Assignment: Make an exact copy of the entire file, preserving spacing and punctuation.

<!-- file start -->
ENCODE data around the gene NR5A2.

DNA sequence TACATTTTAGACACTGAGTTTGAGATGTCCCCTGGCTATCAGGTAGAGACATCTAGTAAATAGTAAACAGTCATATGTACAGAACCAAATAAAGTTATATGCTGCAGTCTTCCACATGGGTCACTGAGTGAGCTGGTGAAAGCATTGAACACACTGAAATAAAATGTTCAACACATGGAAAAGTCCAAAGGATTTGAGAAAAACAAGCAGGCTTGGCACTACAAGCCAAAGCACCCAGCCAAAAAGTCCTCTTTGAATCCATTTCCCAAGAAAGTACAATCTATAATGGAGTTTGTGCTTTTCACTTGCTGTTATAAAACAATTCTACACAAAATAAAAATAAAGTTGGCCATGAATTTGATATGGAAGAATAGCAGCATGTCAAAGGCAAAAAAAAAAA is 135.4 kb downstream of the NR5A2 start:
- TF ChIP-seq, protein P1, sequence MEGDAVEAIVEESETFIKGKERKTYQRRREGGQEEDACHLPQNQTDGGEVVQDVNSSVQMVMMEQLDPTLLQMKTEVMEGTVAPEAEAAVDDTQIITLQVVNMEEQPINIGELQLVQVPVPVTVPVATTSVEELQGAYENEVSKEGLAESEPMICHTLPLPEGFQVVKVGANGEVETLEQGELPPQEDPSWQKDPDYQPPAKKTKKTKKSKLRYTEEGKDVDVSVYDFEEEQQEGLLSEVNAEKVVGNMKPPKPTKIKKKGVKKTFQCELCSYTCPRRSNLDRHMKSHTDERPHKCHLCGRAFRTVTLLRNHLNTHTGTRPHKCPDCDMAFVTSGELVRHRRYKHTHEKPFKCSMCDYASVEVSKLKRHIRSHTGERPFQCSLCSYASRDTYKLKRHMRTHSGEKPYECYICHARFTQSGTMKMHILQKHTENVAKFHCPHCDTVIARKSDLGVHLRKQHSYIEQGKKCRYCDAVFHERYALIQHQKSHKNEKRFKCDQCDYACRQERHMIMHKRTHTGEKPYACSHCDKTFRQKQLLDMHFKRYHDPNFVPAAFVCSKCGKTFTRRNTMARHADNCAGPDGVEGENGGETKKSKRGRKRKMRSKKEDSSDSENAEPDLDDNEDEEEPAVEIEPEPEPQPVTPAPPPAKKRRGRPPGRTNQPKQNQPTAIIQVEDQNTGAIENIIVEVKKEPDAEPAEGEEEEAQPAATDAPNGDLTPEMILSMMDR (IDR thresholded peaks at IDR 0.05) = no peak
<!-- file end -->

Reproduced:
ENCODE data around the gene NR5A2.

DNA sequence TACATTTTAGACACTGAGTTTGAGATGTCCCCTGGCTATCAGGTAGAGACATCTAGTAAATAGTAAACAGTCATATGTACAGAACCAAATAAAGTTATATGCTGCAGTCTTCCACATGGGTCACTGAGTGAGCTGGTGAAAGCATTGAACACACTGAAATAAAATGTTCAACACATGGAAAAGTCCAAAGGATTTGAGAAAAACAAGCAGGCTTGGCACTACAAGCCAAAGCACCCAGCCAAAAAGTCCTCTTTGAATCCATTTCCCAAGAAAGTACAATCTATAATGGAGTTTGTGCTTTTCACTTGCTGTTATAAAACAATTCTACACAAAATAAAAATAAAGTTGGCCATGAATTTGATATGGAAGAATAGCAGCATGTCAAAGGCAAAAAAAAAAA is 135.4 kb downstream of the NR5A2 start:
- TF ChIP-seq, protein P1, sequence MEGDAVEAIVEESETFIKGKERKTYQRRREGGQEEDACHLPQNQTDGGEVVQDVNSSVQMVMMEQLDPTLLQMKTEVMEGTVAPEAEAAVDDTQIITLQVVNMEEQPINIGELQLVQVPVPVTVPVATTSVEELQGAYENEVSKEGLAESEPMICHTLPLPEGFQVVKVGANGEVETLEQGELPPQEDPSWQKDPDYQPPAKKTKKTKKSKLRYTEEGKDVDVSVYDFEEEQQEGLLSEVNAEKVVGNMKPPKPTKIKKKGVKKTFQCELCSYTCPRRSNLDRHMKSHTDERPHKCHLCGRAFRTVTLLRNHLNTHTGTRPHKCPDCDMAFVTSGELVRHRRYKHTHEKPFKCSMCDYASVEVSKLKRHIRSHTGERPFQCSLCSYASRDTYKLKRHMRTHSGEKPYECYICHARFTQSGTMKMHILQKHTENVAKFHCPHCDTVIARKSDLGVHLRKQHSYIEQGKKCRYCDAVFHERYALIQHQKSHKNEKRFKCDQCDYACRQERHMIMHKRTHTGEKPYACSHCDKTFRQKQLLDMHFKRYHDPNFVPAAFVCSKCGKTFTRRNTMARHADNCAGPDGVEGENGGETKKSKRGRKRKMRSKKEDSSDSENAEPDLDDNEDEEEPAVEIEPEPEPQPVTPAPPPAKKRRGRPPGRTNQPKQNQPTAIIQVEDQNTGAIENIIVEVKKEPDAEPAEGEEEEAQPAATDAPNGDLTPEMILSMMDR (IDR thresholded peaks at IDR 0.05) = no peak